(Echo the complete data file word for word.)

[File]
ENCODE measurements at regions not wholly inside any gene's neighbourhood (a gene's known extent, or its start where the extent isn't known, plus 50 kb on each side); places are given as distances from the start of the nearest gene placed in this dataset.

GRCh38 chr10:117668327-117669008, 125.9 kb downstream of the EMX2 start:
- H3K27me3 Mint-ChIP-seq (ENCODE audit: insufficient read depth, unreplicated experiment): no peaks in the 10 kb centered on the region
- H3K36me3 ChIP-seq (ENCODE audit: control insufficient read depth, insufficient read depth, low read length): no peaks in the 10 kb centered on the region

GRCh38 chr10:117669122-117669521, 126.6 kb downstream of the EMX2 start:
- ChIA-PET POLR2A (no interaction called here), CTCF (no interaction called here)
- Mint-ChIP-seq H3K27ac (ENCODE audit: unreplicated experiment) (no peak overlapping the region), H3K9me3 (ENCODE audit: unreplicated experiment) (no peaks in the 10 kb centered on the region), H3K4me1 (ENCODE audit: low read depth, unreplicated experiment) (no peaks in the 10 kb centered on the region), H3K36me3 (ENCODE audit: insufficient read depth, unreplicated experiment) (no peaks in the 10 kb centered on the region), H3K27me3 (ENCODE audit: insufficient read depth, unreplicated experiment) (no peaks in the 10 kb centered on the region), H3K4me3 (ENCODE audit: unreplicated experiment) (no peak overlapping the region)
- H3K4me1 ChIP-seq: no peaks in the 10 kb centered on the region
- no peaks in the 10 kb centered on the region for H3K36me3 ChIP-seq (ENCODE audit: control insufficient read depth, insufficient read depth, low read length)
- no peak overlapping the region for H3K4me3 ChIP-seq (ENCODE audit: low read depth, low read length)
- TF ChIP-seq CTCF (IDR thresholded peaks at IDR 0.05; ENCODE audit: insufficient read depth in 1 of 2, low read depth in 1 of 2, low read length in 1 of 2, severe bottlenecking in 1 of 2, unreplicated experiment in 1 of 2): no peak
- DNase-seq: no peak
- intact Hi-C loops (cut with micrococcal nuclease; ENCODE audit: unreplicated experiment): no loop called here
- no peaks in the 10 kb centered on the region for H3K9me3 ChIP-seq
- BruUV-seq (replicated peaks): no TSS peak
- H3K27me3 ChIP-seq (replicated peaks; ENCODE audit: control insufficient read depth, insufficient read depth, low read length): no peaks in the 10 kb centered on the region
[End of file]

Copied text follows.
ENCODE measurements at regions not wholly inside any gene's neighbourhood (a gene's known extent, or its start where the extent isn't known, plus 50 kb on each side); places are given as distances from the start of the nearest gene placed in this dataset.

GRCh38 chr10:117668327-117669008, 125.9 kb downstream of the EMX2 start:
- H3K27me3 Mint-ChIP-seq (ENCODE audit: insufficient read depth, unreplicated experiment): no peaks in the 10 kb centered on the region
- H3K36me3 ChIP-seq (ENCODE audit: control insufficient read depth, insufficient read depth, low read length): no peaks in the 10 kb centered on the region

GRCh38 chr10:117669122-117669521, 126.6 kb downstream of the EMX2 start:
- ChIA-PET POLR2A (no interaction called here), CTCF (no interaction called here)
- Mint-ChIP-seq H3K27ac (ENCODE audit: unreplicated experiment) (no peak overlapping the region), H3K9me3 (ENCODE audit: unreplicated experiment) (no peaks in the 10 kb centered on the region), H3K4me1 (ENCODE audit: low read depth, unreplicated experiment) (no peaks in the 10 kb centered on the region), H3K36me3 (ENCODE audit: insufficient read depth, unreplicated experiment) (no peaks in the 10 kb centered on the region), H3K27me3 (ENCODE audit: insufficient read depth, unreplicated experiment) (no peaks in the 10 kb centered on the region), H3K4me3 (ENCODE audit: unreplicated experiment) (no peak overlapping the region)
- H3K4me1 ChIP-seq: no peaks in the 10 kb centered on the region
- no peaks in the 10 kb centered on the region for H3K36me3 ChIP-seq (ENCODE audit: control insufficient read depth, insufficient read depth, low read length)
- no peak overlapping the region for H3K4me3 ChIP-seq (ENCODE audit: low read depth, low read length)
- TF ChIP-seq CTCF (IDR thresholded peaks at IDR 0.05; ENCODE audit: insufficient read depth in 1 of 2, low read depth in 1 of 2, low read length in 1 of 2, severe bottlenecking in 1 of 2, unreplicated experiment in 1 of 2): no peak
- DNase-seq: no peak
- intact Hi-C loops (cut with micrococcal nuclease; ENCODE audit: unreplicated experiment): no loop called here
- no peaks in the 10 kb centered on the region for H3K9me3 ChIP-seq
- BruUV-seq (replicated peaks): no TSS peak
- H3K27me3 ChIP-seq (replicated peaks; ENCODE audit: control insufficient read depth, insufficient read depth, low read length): no peaks in the 10 kb centered on the region